1 Year after Taking Office, Biden Needs To Deepen International Cooperation

U.S. President Joe Biden will reach the milestone of one year in office tomorrow.

There is still some distance to go in achieving his goals of returning to international cooperation in place of former President Donald Trump’s “America First” policy, and achieving domestic social harmony.

The issues are stacking up. Deeply entrenched conflicts with China and Russia. No progress on reinstating a nuclear agreement with Iran. Repeated missile launches from North Korea.

The number of new COVID-19 cases in the United States has risen to many hundreds of thousands per day. With the cost of living also at a record high, dissatisfaction among citizens is growing.

There are crises both at home and abroad. The administration will be judged for its actions in the November midterm elections.

Biden must strengthen his leadership in both foreign and domestic affairs to show how the U.S. can cooperate with others and heal divisions.

Biden has expressed the view that, internationally, there is “a battle between the utility of democracies … and autocracies,” and described China as America’s “only competitor.”

The U.S. held the Summit for Democracy last year as the self-appointed leader of democracy. China and Russia, among others, were not invited.

Splitting the world into areas that are either pro-America or pro-China and Russia and forcing each country to choose a side will only restrict international cooperation to friends and allies, thereby deepening divisions.

In the withdrawal of its military from Afghanistan, the U.S. allowed the Islamic fundamentalist Taliban to return and endangered the lives of local people. It is a decision that has been challenged both at home and abroad.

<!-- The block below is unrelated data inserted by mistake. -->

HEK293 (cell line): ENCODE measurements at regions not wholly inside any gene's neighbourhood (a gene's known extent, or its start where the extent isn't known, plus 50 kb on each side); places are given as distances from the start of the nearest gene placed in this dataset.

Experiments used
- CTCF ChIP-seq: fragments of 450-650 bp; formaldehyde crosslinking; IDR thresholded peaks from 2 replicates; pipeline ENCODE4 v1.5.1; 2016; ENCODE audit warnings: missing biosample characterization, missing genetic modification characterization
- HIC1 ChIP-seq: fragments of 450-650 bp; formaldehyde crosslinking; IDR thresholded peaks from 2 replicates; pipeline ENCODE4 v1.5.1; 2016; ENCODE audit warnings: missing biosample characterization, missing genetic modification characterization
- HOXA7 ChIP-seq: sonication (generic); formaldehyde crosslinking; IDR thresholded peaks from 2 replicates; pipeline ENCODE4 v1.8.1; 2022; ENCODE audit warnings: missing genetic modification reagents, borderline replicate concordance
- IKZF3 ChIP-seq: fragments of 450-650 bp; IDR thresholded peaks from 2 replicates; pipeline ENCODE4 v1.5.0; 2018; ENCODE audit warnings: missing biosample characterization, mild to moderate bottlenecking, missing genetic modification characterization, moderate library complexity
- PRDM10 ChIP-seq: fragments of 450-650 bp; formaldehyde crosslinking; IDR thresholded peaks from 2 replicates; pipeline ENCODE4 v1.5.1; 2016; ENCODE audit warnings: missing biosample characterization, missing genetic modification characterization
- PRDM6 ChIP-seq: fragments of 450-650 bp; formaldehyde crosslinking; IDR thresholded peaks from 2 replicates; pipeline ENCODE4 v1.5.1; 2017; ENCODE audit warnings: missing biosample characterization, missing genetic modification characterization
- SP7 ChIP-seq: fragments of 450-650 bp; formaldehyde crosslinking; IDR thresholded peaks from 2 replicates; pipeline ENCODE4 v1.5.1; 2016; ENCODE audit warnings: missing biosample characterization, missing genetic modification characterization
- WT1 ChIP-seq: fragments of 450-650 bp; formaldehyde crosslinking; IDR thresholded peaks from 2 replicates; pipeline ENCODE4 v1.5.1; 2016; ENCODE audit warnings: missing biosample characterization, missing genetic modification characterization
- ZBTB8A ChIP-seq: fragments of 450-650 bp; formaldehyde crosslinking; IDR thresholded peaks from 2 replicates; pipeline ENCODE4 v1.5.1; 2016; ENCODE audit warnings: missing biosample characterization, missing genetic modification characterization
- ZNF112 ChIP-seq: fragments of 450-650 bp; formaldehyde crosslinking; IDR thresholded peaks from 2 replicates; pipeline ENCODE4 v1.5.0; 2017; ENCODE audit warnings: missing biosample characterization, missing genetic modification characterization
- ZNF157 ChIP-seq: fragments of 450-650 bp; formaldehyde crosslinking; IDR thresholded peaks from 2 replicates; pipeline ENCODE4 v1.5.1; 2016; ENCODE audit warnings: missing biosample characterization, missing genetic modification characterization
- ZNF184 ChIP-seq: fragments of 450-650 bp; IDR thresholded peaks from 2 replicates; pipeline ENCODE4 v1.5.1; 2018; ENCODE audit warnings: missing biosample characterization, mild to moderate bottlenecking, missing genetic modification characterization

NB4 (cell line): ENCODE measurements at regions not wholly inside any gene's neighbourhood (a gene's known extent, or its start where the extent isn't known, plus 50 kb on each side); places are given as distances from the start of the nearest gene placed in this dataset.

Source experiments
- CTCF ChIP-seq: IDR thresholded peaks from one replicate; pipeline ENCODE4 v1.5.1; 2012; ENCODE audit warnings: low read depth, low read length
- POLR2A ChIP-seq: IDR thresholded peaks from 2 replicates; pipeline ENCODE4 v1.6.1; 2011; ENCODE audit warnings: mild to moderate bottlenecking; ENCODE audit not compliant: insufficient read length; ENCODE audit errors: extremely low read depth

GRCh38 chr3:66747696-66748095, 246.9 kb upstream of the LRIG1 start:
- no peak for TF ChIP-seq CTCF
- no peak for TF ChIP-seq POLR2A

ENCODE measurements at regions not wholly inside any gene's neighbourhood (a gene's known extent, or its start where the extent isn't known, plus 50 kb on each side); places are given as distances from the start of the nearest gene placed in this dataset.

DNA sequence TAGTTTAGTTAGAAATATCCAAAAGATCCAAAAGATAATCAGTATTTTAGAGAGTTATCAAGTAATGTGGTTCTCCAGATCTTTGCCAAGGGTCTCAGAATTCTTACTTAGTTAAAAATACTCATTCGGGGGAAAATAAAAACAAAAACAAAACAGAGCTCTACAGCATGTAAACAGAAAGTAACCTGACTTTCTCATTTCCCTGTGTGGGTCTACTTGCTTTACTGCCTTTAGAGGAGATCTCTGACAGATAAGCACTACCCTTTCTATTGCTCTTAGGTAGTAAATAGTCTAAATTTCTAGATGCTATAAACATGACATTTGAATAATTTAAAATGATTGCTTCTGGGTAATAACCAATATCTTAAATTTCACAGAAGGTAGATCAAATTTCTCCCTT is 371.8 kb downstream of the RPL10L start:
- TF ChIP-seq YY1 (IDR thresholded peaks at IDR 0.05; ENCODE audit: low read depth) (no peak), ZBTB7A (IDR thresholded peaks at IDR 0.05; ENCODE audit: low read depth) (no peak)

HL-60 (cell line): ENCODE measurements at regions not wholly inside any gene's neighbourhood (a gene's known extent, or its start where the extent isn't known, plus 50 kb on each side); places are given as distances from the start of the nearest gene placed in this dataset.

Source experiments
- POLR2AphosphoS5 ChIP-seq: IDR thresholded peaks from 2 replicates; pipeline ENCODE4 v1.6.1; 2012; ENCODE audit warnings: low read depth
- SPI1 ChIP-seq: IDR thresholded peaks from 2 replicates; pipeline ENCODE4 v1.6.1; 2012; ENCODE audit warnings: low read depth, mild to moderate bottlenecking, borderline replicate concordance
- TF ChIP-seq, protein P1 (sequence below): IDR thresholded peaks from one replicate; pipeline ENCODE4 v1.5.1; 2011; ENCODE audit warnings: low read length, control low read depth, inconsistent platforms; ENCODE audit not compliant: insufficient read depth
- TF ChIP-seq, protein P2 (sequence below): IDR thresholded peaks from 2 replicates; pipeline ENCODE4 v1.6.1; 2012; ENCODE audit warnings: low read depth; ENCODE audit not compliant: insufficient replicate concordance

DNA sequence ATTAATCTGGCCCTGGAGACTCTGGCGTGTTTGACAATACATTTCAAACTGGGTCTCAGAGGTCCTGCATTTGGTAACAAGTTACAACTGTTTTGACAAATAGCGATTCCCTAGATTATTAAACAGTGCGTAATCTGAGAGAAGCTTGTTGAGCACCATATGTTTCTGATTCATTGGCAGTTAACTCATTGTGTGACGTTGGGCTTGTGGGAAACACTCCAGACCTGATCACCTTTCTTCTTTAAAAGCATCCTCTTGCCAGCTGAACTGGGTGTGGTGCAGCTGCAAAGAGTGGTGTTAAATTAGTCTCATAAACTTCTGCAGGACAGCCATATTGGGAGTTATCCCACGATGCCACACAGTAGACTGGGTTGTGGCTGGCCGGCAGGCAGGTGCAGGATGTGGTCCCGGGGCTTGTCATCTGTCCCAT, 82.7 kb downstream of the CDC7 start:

There is a mountain of problems, such as COVID-19 and climate change, that can only be solved by cooperative efforts by the international community. Biden should be focusing on deepening dialogue with all countries, including Russia and China, in order to establish a more stable international order.

In his inaugural address, Biden swore to devote his “whole soul” to national unity. As the situation currently stands, he is far from achieving this goal.

Biden’s signature policy, a large-scale investment bill that has been hailed by the left, has run aground due to opposition from one centrist senator within the Democratic Party. Serious divisions within the party comprise yet another issue for the president.

When Biden tried to pass a bill that would counter state laws effectively restricting the voting rights of people of color, he was again unsuccessful in uniting his party.

Vice President Kamala Harris, meanwhile, has very little presence. Any expectations of her post-Biden career have deflated.

Trump is becoming more active in preparation for the 2024 election. It is imperative that Biden demonstrate his capacity to rebuild democracy after the assaults it has sustained, just as he did a year ago after the attack on the Capitol.

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